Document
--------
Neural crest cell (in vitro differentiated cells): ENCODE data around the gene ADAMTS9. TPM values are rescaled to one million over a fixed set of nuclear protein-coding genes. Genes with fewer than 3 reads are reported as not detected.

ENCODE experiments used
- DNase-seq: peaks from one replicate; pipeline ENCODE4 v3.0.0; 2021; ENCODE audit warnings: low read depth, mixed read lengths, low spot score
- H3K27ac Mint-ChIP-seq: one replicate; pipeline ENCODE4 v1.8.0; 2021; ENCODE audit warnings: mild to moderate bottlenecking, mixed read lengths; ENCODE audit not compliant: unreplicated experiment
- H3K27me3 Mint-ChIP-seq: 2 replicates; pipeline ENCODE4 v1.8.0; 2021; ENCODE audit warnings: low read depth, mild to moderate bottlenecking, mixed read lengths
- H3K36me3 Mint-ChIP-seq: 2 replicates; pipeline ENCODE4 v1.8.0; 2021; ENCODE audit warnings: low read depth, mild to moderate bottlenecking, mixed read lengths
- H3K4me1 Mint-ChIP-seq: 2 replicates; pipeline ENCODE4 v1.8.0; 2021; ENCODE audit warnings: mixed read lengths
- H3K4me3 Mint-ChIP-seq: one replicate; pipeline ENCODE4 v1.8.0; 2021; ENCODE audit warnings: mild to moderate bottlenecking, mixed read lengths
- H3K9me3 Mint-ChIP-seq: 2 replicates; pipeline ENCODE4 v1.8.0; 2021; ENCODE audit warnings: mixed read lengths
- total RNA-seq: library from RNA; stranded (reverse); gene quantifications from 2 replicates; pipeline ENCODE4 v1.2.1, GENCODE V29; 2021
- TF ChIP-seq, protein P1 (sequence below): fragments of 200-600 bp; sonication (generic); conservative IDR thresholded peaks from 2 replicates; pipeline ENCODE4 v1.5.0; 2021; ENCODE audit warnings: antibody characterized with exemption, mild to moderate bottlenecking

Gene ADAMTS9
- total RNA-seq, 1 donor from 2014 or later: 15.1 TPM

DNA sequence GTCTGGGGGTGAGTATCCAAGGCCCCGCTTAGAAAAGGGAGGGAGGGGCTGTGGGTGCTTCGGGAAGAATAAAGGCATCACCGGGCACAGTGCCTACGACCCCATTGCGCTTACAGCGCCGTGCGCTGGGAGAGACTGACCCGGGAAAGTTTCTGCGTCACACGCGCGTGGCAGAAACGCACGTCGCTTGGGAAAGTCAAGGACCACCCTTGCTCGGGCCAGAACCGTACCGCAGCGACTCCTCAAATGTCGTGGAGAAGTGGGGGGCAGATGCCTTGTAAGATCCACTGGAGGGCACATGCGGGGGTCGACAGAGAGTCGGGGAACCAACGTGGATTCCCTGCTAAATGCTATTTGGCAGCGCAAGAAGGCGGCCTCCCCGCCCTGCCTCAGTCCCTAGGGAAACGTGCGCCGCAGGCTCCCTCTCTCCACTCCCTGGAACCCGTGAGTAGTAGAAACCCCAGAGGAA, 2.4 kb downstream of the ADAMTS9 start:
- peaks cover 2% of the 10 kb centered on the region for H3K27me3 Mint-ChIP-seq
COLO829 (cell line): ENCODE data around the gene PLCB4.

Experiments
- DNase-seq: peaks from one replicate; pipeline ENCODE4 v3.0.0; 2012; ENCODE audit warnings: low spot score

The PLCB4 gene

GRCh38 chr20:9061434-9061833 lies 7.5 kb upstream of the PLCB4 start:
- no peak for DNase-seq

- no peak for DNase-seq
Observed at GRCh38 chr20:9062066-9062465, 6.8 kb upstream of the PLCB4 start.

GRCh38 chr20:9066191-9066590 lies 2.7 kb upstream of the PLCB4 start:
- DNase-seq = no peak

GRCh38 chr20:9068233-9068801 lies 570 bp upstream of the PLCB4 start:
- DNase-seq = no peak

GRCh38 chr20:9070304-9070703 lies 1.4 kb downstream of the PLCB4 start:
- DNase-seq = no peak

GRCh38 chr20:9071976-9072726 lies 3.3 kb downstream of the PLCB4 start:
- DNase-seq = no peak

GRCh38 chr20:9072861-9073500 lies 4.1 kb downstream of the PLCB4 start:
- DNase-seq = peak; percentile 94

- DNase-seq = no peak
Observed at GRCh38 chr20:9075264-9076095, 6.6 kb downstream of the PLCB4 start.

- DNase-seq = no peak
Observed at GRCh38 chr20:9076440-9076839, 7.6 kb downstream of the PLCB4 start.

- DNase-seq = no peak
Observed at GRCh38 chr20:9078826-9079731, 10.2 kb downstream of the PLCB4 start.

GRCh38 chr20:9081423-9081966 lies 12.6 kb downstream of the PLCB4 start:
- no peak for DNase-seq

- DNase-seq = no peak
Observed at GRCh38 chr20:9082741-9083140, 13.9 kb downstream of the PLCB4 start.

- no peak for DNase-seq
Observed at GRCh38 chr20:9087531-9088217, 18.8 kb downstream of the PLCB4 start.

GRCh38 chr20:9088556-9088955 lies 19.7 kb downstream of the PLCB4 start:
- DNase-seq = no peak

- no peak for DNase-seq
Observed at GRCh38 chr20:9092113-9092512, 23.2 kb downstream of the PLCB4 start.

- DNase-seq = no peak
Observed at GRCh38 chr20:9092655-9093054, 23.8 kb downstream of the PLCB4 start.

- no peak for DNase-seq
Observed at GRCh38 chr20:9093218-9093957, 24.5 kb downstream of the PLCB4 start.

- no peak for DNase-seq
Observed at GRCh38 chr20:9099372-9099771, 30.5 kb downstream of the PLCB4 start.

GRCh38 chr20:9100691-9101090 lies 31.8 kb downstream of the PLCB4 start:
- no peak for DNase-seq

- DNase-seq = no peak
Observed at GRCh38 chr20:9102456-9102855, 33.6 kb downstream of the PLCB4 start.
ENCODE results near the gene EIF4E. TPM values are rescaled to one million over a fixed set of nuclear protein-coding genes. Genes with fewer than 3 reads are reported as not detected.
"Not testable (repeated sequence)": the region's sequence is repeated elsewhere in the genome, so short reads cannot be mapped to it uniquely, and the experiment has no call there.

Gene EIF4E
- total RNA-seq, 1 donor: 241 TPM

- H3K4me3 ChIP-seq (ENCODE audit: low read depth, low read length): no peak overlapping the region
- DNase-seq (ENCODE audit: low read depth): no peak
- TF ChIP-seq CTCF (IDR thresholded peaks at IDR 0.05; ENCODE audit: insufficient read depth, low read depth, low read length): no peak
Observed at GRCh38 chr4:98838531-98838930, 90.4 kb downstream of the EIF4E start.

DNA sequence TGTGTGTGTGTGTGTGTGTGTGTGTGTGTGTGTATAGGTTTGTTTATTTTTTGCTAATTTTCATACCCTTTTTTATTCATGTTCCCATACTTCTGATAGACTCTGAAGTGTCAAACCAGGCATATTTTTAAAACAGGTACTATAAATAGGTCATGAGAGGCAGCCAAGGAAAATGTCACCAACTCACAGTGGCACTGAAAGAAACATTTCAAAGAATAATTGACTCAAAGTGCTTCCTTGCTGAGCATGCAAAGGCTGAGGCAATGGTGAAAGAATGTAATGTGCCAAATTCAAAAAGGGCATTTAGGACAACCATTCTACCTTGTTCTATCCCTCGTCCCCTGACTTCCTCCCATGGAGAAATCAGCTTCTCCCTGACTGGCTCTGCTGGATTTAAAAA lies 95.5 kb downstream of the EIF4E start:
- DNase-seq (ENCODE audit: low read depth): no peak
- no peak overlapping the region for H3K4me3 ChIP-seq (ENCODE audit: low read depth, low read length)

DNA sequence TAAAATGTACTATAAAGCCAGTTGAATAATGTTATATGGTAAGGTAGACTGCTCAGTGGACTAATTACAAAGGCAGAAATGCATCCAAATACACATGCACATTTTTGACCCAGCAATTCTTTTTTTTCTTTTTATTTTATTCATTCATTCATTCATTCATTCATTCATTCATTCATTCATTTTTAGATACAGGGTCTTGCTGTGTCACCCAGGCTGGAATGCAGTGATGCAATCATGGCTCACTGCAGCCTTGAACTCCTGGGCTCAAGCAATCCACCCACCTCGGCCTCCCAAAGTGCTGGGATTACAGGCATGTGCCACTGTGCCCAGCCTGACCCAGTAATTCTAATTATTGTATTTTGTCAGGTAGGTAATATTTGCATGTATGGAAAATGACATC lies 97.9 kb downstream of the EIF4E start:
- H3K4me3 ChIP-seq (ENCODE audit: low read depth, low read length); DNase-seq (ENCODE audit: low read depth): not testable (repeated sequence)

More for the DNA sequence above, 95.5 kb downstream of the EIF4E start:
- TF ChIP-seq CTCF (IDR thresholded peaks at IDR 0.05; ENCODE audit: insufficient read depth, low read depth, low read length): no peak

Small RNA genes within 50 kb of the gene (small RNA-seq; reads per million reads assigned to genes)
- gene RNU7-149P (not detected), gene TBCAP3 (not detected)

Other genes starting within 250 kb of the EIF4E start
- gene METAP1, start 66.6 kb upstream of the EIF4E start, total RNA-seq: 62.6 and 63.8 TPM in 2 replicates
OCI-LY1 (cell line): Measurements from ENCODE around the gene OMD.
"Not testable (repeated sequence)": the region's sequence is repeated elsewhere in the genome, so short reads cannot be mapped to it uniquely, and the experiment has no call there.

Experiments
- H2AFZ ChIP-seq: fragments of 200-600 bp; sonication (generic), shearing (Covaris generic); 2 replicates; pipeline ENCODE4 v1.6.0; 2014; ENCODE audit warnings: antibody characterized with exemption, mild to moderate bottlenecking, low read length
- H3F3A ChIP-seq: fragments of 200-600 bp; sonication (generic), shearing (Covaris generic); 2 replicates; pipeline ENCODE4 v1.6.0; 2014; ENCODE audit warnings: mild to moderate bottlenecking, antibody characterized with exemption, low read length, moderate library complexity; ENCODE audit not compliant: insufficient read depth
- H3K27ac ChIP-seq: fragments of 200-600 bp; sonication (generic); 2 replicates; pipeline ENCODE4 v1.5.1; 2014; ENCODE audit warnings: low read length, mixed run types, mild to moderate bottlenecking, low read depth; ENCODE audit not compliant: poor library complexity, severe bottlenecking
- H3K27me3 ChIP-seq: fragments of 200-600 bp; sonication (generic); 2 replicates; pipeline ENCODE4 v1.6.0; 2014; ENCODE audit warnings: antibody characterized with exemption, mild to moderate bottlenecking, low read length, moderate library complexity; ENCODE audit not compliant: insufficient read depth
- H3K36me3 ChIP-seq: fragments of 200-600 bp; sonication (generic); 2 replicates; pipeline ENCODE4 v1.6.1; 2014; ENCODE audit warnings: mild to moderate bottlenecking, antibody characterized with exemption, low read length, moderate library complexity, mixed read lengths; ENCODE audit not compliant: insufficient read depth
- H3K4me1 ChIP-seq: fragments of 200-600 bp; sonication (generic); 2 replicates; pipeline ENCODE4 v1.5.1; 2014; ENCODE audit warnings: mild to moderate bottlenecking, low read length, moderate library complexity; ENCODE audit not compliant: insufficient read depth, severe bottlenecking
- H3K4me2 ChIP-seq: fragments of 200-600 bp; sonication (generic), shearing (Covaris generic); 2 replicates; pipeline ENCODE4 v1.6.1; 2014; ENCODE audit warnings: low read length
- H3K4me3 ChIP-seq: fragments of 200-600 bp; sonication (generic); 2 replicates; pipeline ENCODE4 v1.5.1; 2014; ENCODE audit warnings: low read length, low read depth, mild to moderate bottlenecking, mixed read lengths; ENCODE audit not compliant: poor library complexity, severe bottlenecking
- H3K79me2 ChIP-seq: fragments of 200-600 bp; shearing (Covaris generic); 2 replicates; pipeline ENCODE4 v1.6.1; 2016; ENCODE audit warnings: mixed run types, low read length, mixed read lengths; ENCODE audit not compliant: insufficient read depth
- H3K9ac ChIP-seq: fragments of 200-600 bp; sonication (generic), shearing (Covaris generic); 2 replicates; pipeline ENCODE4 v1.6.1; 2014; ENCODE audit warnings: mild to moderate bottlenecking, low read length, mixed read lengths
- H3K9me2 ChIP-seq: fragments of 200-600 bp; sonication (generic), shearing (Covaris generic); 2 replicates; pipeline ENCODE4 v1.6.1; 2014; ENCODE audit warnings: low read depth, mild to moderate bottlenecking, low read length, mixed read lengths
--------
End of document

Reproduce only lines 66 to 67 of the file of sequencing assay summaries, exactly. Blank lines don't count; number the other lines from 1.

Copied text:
- TF ChIP-seq CTCF (IDR thresholded peaks at IDR 0.05; ENCODE audit: insufficient read depth, low read depth, low read length): no peak
Observed at GRCh38 chr4:98838531-98838930, 90.4 kb downstream of the EIF4E start.